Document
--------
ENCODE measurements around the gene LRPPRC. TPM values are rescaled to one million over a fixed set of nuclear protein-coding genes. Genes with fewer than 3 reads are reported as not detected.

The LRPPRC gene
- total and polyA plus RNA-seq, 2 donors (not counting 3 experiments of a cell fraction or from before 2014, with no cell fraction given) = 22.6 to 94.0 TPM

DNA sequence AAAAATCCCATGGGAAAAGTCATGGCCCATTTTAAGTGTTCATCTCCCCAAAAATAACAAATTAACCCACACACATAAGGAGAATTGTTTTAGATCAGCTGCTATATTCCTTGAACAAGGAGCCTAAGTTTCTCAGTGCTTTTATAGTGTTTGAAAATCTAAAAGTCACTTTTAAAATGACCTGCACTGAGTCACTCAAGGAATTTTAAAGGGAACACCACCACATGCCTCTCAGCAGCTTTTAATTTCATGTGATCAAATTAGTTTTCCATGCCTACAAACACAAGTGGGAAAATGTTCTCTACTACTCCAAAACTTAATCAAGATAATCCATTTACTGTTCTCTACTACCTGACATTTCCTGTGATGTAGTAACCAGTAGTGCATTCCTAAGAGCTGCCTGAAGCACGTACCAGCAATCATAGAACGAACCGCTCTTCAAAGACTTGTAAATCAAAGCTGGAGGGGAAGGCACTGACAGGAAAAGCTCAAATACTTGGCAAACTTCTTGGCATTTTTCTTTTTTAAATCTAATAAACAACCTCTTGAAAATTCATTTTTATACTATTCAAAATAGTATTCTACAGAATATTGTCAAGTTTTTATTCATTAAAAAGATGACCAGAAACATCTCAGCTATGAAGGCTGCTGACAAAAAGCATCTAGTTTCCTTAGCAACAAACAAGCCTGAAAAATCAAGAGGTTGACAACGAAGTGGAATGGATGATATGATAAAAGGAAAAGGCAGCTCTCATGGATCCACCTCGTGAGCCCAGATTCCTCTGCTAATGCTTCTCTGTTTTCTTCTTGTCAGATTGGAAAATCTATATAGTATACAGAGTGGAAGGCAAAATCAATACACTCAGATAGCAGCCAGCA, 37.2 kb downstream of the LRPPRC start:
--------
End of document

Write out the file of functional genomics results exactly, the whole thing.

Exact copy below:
ENCODE measurements around the gene LRPPRC. TPM values are rescaled to one million over a fixed set of nuclear protein-coding genes. Genes with fewer than 3 reads are reported as not detected.

The LRPPRC gene
- total and polyA plus RNA-seq, 2 donors (not counting 3 experiments of a cell fraction or from before 2014, with no cell fraction given) = 22.6 to 94.0 TPM

DNA sequence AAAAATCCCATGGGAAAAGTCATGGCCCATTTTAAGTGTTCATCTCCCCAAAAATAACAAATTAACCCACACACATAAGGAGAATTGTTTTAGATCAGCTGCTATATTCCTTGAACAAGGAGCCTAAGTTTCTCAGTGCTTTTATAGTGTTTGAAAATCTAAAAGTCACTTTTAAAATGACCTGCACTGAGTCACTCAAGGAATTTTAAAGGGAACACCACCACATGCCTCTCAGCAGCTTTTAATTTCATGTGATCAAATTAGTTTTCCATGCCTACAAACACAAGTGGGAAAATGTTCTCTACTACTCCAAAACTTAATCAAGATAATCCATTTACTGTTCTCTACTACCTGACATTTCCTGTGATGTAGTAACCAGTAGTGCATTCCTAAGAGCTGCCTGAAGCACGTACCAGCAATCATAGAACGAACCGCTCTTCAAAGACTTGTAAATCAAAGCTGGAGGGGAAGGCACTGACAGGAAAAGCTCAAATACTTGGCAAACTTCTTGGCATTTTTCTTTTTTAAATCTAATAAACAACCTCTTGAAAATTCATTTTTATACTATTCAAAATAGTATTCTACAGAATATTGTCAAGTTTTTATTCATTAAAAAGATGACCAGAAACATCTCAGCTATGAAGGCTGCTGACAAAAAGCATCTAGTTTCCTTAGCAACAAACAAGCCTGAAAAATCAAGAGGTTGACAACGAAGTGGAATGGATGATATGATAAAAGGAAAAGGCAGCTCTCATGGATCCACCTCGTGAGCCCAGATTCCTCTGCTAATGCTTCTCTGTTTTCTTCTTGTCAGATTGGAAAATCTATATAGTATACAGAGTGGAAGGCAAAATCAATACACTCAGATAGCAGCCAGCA, 37.2 kb downstream of the LRPPRC start: